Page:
Providing Administrative Research Training for Everyone! It’s a PART-E! Taking the “They Don’t Know What They Don’t Know” Out of the Equation
Faculty new to an institution typically go through an orientation process during which they are presented with the information and resources available to aid in successful navigation of their new environment. An orientation often will include in-person presentations, online training modules, and other paper/digital resources in an attempt to cover the broad range of activities and responsibilities that fall within a faculty member’s job description. One such orientation topic crucial to faculty at a research institution is research administration. While awareness and understanding of the research administration resources available to them can ease faculty’s administrative burden and make the process more positive, research onboarding, particularly at a large research institution like the University of Michigan, may not be standard across the university or even within schools/units. Considering the impact familiarizing faculty with research administration can potentially have on faculty satisfaction, implementing additional training focused on research administration could be beneficial for individual departments. In this case study, the authors detail a research administration onboarding program designed for faculty in the Department of Pediatrics at the University of Michigan. This program goes beyond the orientation introduction to offer the tools and knowledge necessary for a seamless transition into the research enterprise.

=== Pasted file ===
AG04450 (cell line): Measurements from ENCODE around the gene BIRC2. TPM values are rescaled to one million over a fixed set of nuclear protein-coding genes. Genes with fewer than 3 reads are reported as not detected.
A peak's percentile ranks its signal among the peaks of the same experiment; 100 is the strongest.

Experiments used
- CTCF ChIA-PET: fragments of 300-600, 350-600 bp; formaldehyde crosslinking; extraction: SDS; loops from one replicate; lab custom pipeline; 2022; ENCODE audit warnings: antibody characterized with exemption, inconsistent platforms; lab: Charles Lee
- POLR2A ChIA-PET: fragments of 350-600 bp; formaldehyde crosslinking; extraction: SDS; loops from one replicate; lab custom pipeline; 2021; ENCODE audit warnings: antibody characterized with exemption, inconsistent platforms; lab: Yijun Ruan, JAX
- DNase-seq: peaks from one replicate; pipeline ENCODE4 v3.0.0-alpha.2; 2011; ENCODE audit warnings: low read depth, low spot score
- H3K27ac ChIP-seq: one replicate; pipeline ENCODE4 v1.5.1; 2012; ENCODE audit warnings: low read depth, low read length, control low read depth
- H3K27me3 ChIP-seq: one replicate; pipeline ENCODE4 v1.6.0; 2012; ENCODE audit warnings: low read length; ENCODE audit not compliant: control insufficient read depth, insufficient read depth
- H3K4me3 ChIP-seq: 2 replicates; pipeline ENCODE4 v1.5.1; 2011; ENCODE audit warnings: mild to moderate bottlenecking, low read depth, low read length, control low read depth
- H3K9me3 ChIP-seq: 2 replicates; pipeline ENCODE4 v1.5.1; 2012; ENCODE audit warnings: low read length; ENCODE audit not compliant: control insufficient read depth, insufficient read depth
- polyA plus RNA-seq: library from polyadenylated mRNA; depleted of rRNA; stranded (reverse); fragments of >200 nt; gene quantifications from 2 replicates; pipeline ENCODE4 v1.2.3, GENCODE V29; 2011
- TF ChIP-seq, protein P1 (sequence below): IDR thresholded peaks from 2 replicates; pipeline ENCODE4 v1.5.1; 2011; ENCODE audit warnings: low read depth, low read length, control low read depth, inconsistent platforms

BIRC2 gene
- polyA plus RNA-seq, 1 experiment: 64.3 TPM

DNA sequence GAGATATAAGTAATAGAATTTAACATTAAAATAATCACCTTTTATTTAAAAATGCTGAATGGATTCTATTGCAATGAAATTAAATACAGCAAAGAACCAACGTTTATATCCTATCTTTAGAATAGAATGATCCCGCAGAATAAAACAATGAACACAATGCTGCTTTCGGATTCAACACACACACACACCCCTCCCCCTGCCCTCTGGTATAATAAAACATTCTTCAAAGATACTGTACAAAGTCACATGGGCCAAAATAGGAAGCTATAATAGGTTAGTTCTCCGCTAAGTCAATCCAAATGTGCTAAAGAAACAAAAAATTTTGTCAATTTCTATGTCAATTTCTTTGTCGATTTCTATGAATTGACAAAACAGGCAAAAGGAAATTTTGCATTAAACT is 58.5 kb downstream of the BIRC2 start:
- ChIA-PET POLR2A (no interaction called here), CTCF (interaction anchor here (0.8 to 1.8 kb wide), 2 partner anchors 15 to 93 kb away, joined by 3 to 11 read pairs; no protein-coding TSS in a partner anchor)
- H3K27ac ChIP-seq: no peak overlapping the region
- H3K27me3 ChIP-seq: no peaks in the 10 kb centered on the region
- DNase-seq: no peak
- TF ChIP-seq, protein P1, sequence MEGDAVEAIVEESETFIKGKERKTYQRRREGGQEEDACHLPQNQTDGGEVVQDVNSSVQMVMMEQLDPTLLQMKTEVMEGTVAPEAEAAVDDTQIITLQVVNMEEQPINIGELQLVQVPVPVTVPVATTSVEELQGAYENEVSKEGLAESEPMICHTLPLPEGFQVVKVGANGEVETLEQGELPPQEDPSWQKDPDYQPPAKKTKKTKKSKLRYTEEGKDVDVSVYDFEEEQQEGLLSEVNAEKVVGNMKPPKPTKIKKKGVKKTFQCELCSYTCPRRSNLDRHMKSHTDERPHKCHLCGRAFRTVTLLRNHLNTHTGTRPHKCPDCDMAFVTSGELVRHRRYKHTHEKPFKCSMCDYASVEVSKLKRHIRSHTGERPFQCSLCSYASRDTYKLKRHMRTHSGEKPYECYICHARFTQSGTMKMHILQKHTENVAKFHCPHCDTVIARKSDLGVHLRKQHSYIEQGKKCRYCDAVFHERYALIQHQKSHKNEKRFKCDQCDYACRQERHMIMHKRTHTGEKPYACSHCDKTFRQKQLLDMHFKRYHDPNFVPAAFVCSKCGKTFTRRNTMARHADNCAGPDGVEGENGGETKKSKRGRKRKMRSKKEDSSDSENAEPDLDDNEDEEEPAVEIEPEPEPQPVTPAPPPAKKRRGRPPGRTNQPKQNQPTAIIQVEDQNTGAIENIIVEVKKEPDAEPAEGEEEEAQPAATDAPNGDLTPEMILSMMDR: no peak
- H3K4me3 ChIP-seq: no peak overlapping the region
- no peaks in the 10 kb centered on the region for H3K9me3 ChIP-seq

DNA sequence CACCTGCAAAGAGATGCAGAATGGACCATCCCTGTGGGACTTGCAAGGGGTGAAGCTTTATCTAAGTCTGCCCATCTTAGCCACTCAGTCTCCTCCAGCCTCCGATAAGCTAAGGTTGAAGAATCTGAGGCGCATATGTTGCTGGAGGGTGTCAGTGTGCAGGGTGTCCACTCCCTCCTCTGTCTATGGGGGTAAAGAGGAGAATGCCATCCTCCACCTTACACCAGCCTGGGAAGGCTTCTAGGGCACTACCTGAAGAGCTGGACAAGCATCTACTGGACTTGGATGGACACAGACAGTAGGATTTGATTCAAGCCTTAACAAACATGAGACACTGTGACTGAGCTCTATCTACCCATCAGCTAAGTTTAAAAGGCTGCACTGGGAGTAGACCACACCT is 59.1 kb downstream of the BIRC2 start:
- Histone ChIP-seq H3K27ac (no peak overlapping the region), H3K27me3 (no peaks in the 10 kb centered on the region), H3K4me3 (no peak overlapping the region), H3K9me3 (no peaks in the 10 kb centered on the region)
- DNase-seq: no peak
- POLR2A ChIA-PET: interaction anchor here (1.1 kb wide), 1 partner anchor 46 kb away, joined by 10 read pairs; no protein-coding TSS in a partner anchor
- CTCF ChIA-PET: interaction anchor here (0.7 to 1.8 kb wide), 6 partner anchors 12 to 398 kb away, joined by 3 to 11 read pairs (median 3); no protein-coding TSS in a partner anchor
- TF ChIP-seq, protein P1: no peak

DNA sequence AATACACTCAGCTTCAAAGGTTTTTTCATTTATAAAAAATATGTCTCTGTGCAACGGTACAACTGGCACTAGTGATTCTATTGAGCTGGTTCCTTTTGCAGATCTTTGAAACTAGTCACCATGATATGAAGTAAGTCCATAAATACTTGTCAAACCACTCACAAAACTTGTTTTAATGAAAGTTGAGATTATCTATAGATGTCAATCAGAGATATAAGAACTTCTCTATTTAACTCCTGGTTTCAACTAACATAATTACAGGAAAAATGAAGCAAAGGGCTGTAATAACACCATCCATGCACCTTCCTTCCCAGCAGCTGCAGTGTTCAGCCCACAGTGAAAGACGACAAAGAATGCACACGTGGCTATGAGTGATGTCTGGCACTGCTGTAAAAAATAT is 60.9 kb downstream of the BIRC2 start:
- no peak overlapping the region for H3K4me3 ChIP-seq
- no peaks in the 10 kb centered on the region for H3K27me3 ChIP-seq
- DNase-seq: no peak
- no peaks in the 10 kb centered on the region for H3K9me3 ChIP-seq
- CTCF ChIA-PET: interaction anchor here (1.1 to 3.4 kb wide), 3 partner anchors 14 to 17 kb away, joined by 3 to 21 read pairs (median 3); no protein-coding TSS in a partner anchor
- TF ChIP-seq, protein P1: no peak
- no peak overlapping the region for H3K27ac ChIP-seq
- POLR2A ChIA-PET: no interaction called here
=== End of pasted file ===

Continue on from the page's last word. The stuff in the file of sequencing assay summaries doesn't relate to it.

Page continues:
Building a Research Onboarding Program in a Pediatric Hospital: Filling the Orientation Gap with Onboarding and Just-in-Time Education
An onboarding program is a powerful tool to welcome new employees and support their productivity. Children’s Mercy Hospital created a systematic Research Faculty Onboarding Program (RFOP) to engage new research faculty from their first day with the hospital and to shorten the startup time to productivity. Surveys and interviews indicated that onboarding has provided new faculty with a sense of community with the larger organization. The RFOP has four aims: 1) to increase new researcher productivity, 2) to improve retention rates of new faculty by helping them become involved and connected with the organization, 3) to provide audience-specific, in-depth, timely information that is useful and memorable, and 4) to reduce redundant conversations while guaranteeing the delivery of high-quality, consistent, and accurate information. Prior to their start date, faculty receive a web survey designed to communicate the scope of their research and immediate logistical needs. Based on this information, faculty receive personalized quick-start guides, crucial introductions, and logistical setup within their first 10 days. Finally, the program includes a Triage Unit to provide just-in-time training as faculty set up their first research projects. This structured Research Faculty Onboarding Program is competency-based through mentorship and classroom-setting lectures.